Pret-a-porter fashion is mass-produced and sold in standardized sizes. This makes fashion more affordable and more available to the mass-market customer.
Pret-a-porter (pronounced pret-uh-por-tay) is a French phrase meaning "ready-to-wear." These terms can be used interchangeably.
Ready-to-wear clothing is sold "off the rack" in standardized sizes. The opposite of ready-to-wear apparel is haute couture, which is handmade clothing custom-designed to fit an individual's measurements.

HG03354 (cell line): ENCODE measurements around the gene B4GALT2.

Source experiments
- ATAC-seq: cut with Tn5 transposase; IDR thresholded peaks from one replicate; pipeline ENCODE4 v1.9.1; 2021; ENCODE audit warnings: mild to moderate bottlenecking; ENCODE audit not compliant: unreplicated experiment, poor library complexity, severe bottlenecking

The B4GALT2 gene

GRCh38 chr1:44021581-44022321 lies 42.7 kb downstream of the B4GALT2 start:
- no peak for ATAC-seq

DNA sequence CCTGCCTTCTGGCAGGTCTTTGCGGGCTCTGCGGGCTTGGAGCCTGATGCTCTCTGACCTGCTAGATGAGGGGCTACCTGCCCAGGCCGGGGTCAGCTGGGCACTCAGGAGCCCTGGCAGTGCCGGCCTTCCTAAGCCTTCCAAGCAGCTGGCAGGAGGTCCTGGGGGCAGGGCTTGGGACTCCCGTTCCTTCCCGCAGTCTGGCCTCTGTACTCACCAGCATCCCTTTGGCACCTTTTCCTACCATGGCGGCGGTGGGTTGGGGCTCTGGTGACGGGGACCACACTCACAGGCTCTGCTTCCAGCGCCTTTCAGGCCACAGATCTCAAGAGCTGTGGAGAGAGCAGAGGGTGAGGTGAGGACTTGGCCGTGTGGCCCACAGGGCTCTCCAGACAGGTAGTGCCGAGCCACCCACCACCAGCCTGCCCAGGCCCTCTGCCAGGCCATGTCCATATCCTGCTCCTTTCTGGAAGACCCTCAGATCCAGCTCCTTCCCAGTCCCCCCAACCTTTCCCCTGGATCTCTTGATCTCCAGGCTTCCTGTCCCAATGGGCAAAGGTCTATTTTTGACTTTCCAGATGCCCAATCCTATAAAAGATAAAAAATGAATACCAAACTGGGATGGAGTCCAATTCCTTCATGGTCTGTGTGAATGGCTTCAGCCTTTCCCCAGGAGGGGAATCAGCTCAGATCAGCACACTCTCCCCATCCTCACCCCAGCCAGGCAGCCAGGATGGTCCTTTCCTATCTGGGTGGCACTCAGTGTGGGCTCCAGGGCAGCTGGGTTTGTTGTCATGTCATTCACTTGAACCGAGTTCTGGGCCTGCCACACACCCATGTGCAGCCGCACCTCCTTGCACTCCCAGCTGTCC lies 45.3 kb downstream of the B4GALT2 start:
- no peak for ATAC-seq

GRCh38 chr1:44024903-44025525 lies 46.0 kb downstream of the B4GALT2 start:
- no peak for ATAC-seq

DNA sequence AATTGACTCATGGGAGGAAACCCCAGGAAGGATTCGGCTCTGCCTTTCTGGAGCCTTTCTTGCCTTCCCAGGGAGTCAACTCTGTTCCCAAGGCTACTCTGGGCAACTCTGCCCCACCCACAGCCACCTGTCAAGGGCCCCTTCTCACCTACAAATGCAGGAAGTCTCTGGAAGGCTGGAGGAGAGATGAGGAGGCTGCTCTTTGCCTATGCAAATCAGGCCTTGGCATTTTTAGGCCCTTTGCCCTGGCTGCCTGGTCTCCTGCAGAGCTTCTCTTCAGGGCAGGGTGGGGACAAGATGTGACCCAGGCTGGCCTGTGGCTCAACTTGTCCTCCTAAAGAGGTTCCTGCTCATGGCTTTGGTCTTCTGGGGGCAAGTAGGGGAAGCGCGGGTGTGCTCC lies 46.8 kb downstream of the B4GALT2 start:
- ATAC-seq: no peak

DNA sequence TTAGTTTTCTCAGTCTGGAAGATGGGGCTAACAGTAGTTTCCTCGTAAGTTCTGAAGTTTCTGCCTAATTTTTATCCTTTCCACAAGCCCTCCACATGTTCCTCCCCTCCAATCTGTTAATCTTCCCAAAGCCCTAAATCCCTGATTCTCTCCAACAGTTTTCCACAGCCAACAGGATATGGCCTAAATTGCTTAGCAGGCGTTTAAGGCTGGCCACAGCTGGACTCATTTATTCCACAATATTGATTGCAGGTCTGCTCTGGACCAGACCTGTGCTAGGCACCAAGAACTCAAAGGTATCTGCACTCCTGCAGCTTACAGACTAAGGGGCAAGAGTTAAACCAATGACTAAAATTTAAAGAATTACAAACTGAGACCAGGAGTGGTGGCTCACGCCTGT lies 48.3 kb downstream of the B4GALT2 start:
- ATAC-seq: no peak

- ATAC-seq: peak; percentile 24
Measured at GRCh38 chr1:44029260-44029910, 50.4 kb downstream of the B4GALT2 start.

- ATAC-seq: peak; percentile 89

Ready-to-wear apparel is generally mass-produced in factories, using standardized patterns and inexpensive construction methods. It is manufactured this way to produce low-cost garments.
All clothing found in chain stores and department stores today is ready-to-wear. The exception is men's suiting, which is sometimes considered semi-ready-to-wear because it is tailored specifically for the customer.
Most couture designers, such as Dior and Chanel, also design ready-to-wear collections, which produce larger profits than haute couture. At Fashion Week, designers show these pret-a-porter collections.
- Fashion: From Concept to Consumer; Gini Stephens Frings; 2007